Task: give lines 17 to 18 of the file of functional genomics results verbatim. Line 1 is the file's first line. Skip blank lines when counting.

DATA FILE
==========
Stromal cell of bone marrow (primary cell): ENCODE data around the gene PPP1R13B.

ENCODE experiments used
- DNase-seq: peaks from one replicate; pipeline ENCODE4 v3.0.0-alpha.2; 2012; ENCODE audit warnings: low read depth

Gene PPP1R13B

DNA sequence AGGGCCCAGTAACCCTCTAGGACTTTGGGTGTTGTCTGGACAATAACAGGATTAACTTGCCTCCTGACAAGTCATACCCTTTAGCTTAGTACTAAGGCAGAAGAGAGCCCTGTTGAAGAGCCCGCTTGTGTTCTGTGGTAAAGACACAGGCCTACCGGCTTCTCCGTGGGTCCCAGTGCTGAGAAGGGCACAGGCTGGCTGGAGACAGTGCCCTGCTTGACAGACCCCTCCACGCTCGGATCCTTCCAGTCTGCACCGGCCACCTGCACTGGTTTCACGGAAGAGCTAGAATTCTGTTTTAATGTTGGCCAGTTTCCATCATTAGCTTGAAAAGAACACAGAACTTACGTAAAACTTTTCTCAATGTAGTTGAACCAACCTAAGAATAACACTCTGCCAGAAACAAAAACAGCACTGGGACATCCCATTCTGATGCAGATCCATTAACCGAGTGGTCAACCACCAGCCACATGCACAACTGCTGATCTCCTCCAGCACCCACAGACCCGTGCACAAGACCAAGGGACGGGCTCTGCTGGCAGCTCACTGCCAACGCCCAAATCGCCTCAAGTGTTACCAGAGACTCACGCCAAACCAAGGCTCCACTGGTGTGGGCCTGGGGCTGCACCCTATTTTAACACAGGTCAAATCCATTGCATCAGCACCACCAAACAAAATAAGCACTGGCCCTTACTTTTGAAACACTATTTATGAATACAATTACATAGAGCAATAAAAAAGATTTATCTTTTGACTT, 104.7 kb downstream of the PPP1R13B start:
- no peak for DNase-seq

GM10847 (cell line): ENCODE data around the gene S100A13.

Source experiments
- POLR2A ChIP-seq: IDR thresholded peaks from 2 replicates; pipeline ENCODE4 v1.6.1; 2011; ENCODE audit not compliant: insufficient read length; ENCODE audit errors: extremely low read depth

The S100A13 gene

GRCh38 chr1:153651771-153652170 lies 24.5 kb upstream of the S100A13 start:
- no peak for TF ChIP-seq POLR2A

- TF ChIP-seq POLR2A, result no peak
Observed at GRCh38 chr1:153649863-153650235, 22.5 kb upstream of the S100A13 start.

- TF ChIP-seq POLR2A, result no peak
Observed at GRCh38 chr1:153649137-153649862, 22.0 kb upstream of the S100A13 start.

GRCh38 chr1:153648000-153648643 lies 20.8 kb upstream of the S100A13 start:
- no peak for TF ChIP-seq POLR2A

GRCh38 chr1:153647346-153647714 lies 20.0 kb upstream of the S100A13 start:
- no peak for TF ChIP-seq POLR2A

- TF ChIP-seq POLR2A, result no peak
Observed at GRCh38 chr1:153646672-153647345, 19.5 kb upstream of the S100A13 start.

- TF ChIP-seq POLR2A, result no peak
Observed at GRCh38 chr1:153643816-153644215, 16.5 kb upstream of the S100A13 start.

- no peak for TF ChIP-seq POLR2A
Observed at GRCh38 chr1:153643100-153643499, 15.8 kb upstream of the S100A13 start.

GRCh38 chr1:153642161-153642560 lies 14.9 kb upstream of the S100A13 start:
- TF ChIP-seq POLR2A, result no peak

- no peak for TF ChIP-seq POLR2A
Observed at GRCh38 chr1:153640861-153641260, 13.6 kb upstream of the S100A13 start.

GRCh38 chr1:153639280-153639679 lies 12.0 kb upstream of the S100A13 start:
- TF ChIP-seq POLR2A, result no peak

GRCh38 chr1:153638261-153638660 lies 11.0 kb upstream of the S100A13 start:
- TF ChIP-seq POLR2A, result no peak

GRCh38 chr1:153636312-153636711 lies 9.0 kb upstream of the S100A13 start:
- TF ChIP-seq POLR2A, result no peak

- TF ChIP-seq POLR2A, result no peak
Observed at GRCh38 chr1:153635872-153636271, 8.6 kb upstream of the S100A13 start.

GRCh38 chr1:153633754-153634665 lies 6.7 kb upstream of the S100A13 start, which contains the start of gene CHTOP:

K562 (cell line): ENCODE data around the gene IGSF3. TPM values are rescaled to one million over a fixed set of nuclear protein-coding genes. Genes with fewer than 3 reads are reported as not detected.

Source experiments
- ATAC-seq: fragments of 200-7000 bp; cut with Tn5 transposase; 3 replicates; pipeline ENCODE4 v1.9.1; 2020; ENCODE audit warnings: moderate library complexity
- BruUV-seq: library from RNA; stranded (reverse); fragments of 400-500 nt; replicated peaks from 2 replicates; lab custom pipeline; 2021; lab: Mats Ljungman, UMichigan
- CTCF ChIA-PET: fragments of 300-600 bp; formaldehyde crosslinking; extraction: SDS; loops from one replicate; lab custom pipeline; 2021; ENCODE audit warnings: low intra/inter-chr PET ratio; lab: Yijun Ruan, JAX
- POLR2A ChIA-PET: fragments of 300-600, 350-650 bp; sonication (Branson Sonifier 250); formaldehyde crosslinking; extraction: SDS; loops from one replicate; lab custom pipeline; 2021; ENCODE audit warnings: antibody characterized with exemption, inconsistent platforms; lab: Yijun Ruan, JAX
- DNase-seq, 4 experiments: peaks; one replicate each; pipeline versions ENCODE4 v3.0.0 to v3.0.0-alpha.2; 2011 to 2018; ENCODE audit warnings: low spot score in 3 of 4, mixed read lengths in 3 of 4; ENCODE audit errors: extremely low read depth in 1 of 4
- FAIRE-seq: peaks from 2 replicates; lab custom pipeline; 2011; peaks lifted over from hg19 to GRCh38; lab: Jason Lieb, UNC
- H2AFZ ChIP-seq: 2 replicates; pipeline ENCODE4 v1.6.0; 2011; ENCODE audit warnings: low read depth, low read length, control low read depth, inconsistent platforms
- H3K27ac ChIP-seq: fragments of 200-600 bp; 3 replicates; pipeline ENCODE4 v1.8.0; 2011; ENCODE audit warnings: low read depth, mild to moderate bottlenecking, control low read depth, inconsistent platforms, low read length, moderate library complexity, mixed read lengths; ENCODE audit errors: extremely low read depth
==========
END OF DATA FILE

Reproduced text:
GRCh38 chr1:153648000-153648643 lies 20.8 kb upstream of the S100A13 start:
- no peak for TF ChIP-seq POLR2A